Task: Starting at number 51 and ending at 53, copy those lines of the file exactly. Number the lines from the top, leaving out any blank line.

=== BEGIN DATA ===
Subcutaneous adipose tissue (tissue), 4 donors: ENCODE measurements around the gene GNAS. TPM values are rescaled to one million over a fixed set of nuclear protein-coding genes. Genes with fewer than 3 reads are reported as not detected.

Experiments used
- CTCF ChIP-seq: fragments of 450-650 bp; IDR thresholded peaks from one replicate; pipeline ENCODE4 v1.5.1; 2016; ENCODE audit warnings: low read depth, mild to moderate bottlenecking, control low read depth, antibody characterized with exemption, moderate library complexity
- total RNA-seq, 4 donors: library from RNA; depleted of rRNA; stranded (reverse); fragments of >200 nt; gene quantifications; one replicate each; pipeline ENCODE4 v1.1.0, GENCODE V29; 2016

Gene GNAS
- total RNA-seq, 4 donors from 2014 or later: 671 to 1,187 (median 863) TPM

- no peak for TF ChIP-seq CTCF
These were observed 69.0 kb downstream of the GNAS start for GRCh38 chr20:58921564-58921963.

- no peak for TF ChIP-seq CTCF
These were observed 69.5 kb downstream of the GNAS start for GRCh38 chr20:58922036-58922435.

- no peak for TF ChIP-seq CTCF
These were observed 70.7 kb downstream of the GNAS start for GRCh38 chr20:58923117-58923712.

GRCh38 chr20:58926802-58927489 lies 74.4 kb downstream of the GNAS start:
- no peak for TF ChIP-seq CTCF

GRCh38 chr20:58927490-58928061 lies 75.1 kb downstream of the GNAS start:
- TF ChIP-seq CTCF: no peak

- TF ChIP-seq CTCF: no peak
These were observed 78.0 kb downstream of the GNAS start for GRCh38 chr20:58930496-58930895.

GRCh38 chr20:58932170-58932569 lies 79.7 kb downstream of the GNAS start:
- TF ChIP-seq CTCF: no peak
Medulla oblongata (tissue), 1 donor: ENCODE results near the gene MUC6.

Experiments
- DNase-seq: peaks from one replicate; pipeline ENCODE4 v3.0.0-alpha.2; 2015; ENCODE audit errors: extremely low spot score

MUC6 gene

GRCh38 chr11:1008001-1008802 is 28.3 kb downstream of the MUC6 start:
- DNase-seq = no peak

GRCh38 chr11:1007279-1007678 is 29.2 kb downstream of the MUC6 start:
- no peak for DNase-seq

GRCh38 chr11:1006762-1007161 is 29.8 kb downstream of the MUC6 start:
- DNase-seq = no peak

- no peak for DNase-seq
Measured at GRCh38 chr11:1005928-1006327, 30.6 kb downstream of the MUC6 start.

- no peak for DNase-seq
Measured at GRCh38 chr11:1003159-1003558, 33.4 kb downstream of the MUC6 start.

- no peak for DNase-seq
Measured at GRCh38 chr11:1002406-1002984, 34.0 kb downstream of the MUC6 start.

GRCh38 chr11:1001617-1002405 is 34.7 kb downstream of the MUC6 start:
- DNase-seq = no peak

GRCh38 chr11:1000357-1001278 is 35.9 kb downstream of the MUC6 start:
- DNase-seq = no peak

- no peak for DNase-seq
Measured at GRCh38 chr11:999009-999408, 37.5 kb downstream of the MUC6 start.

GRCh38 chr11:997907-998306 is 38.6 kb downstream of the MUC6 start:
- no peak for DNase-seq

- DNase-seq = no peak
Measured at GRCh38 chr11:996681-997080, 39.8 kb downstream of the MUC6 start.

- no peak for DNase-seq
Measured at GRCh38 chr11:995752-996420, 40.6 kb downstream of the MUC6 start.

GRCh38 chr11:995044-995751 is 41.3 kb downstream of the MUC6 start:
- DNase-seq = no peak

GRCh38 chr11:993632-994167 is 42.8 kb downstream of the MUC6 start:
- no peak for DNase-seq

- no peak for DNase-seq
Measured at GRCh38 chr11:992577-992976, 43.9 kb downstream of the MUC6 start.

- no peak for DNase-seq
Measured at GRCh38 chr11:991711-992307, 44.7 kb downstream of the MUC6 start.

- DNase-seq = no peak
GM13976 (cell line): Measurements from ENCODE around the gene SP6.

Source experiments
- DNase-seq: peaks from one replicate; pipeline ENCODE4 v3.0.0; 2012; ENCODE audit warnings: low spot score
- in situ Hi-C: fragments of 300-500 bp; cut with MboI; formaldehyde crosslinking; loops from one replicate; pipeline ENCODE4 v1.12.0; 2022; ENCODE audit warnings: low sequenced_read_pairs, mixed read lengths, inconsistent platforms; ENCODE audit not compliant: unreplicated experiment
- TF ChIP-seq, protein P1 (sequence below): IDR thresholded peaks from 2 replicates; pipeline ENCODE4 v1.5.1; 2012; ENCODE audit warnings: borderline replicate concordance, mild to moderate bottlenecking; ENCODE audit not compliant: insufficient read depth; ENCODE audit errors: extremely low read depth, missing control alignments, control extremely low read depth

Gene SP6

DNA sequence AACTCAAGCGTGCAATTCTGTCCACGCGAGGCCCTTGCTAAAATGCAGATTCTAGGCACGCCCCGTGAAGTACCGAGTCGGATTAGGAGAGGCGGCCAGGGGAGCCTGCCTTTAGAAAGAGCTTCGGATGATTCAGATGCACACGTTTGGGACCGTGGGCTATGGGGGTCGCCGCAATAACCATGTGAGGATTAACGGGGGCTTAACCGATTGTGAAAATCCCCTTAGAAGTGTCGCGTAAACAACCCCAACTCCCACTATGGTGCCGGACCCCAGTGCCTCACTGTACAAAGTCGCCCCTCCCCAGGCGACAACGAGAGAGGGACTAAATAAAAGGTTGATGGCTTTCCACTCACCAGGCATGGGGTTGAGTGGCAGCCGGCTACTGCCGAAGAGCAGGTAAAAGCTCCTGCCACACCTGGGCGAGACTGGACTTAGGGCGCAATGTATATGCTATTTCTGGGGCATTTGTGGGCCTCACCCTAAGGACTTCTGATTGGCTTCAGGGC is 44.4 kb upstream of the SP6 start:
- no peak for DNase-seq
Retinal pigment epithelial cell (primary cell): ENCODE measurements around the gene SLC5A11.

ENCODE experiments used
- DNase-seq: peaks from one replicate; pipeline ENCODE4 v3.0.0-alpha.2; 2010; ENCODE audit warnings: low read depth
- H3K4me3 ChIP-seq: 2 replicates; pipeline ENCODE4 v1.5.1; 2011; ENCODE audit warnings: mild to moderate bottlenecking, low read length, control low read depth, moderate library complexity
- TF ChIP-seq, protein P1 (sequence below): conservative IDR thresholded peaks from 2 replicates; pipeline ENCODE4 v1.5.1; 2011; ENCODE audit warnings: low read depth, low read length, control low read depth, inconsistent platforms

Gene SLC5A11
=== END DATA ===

GRCh38 chr11:993632-994167 is 42.8 kb downstream of the MUC6 start:
- no peak for DNase-seq

- no peak for DNase-seq